No More ‘Evil Soviet’ Spies : Glasnost Playing Havoc With British Novelists
As glasnost and perestroika unfold in Mikhail S. Gorbachev’s Soviet Union, British spy novelists are looking beyond the “Evil Empire” rhetoric to a more complicated approach that blurs enemy lines.
“What we’ve lost is the natural assumption that if you say Russians, you’re talking about a certain character,” says Gavin Lyall, creator of the popular cloak-and-dagger character Harry Maxim.
“You can’t be as simplistic anymore; you move in a direction of possibly more subtlety,” said Lyall, 57.
Anthony Sampson remarked in The Independent newspaper recently that “those beloved villains (the Soviets) are losing their villainy.”
“They’ve all been undermined by that exasperatingly soft-spoken Gorbachev, as he insists on retreating from every filmic battleground from Afghanistan to Angola.”
Sunday Times TV critic Patrick Stoddart commented: “If we are no longer to be scared of Reds under the bed, what on Earth are we going to read before we turn out the light?”
The drawing power of Cold War drama remains strong, however, as shown by “Game, Set and Match,” a 13-part television adaptation of spy novelist Len Deighton’s trilogy. Aired in Britain last fall and now airing in America, it has won critical acclaim and high ratings.
The Deighton trilogy, about a British intelligence agent whose wife turns out to be a Soviet plant, was written before glasnost became a household word. But in interviews on the TV set, co-director Patrick Lau insisted the work was glasnost -inspired in that “the enemy is no longer drawn in broad-stroke cartoon characters.”
Richard Cohen, publishing director of Century-Hutchinson books and former editor of famed spy novelist John Le Carre, said: “Writers are having to be a bit more sophisticated. Certain simplistic political maneuverings as the background to thrillers can’t be used now.”
He said glasnost is “wiping the slate clean,” leaving open the question of “where to locate the enemy.”
Rupert Allason, a Conservative Party lawmaker and espionage historian, suggests Middle Eastern countries, whose secret services “have a deep grounding and are every bit as challenging as the KGB was 10 to 20 years ago.”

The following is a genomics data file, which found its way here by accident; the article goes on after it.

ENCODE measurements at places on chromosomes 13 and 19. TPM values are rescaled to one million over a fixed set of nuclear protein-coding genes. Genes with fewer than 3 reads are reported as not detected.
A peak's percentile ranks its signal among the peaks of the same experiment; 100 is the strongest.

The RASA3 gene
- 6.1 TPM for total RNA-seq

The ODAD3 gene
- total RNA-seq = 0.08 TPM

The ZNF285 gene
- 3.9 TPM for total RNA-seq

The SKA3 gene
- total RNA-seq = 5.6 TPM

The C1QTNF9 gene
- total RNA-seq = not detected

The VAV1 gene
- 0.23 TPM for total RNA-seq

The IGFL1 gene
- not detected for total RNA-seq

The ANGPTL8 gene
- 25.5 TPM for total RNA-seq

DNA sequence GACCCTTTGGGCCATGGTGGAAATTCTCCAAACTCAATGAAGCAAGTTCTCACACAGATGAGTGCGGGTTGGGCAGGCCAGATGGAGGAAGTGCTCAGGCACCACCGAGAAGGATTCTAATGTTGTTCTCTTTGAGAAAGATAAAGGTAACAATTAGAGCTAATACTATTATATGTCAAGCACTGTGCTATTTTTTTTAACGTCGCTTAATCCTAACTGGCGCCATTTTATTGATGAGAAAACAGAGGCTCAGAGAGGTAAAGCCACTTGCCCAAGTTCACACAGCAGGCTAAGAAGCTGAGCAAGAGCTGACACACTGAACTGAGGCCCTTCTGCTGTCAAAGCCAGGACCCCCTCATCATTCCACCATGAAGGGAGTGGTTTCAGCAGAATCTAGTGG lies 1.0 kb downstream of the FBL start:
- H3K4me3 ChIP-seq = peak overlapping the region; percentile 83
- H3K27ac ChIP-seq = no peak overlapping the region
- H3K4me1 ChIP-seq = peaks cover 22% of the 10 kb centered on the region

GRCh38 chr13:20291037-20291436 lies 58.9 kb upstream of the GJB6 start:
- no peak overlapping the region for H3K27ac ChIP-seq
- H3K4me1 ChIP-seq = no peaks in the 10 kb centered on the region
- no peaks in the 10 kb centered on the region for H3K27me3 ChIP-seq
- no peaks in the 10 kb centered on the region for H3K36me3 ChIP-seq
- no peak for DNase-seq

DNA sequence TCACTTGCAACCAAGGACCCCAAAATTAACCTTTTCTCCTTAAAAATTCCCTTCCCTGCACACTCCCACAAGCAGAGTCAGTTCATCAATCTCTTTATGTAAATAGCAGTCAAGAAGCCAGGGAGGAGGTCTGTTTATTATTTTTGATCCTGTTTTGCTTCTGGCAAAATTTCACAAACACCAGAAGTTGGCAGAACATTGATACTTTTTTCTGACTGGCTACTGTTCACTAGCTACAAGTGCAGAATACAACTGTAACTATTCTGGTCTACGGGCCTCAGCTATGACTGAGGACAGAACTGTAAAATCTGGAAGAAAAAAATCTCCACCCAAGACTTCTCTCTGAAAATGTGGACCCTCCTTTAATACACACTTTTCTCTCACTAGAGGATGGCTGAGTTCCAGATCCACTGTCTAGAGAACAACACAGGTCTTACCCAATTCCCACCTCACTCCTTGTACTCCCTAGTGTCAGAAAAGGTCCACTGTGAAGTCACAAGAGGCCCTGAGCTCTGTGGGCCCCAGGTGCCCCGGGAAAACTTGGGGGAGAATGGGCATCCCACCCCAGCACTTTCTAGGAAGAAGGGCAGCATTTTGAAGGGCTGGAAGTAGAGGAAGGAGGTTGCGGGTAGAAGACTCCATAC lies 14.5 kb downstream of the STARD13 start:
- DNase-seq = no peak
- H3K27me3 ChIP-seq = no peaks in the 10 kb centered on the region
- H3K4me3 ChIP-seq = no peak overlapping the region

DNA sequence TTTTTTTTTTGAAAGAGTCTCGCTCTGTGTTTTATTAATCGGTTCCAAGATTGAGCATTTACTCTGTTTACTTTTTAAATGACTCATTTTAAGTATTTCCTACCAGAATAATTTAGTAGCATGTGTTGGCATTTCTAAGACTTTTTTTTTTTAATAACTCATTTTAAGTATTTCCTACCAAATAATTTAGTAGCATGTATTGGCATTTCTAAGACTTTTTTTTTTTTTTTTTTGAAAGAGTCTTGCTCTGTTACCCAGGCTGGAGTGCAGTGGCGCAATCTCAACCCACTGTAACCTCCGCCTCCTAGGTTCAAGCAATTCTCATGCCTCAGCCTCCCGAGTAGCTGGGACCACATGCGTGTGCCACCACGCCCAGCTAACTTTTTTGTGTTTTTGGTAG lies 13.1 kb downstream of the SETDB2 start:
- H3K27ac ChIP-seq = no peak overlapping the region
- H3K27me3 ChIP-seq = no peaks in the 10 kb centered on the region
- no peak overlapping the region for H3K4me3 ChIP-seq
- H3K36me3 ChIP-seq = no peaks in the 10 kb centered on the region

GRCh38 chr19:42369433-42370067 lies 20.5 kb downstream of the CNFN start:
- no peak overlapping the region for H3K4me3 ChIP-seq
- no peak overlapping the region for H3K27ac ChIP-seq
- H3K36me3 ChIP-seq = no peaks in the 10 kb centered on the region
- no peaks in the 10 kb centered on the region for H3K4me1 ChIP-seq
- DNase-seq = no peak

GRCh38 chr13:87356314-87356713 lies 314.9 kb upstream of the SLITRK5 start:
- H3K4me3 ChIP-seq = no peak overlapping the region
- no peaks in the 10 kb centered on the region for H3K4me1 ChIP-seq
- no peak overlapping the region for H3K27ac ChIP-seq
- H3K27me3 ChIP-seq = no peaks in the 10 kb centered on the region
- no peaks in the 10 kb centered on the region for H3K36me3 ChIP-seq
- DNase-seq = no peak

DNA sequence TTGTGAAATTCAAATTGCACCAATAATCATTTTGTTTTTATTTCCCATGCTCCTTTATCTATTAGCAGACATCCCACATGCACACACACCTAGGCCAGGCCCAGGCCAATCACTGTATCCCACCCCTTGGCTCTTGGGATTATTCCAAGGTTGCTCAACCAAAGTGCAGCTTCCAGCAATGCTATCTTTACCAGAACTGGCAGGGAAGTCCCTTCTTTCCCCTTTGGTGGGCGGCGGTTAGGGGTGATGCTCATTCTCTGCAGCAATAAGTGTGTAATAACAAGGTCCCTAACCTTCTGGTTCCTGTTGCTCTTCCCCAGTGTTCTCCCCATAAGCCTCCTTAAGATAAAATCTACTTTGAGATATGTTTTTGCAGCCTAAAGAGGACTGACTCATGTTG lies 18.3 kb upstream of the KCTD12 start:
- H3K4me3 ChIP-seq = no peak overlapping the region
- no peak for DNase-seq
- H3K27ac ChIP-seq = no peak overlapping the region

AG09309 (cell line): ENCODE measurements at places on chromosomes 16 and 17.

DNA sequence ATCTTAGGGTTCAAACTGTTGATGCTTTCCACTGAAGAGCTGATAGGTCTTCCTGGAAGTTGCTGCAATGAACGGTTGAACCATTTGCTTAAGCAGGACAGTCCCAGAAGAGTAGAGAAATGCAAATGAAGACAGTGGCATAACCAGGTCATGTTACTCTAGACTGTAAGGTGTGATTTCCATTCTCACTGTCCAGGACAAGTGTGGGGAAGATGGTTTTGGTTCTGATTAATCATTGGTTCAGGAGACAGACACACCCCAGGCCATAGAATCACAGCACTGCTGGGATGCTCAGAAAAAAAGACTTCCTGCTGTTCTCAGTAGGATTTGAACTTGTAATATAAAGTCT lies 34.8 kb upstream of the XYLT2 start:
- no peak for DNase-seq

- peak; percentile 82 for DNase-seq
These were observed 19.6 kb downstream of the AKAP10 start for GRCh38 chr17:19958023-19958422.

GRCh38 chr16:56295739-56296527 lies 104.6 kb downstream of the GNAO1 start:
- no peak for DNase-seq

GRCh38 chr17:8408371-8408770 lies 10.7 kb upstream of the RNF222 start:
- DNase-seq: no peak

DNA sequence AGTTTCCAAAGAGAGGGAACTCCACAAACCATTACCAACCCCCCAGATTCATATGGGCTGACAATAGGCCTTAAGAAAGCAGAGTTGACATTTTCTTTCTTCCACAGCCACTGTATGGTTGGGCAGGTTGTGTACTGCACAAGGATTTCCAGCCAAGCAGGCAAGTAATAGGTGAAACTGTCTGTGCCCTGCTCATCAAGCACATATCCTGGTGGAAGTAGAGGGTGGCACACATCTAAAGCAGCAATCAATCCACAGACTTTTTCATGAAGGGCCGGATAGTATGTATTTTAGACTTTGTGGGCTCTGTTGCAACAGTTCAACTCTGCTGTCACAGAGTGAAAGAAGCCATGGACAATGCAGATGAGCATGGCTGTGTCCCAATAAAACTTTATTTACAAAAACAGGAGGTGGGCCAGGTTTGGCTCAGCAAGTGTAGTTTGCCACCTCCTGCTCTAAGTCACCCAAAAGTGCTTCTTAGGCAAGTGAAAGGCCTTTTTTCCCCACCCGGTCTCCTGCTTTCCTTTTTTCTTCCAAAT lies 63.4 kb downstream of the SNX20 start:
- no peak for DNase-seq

Lyall’s recently published “Uncle Target” is set largely in Jordan, while his next book will take readers to Morocco and Bermuda.
Ted Allbeury, 70, a former British intelligence officer who now writes spy novels, said the thaw accompanying Moscow’s openness offers richer fodder.
“It opens one more door,” he said in an interview, “if you can imagine the war that must be going on . . . between the old KGB operators and the brighter people they’re using more.”
Allason, who writes under the pseudonym Nigel West, told BBC radio last month: “It’s very difficult in this period to try and go back to the sinister figure of running spies all around the world.
“The fact is, the newspapers show us every day that they have failed, and the KGB defections have in effect put Karla (Le Carre’s fictional Soviet spymaster) out of business.”
Not that the Soviet Union as a topic of interest is likely to go away. “The basic structure is as old as story telling,” said Richard Cohen. “It does have a certain form to it.”
John Gardner, who writes James Bond novels by arrangement with the estate of Bond creator Ian Fleming, doesn’t see glasnost and perestroika putting Western intelligence out of business.
“People say we must find a new evil, and my response to that is the old one ain’t gone away, it’s very much still there,” he said in an interview.
“Just because we have Gorbachev saying wonderful things doesn’t mean we relax any vigilance,” Gardner said in an interview.
Former British spy Anthony Cavendish worries that new British official secrets legislation, which imposes a lifetime ban on secret agents describing their work, will dry up the source material that helps spy novelists give their work authenticity. Cavendish’s memoir, “Inside Intelligence,” is already banned in Britain.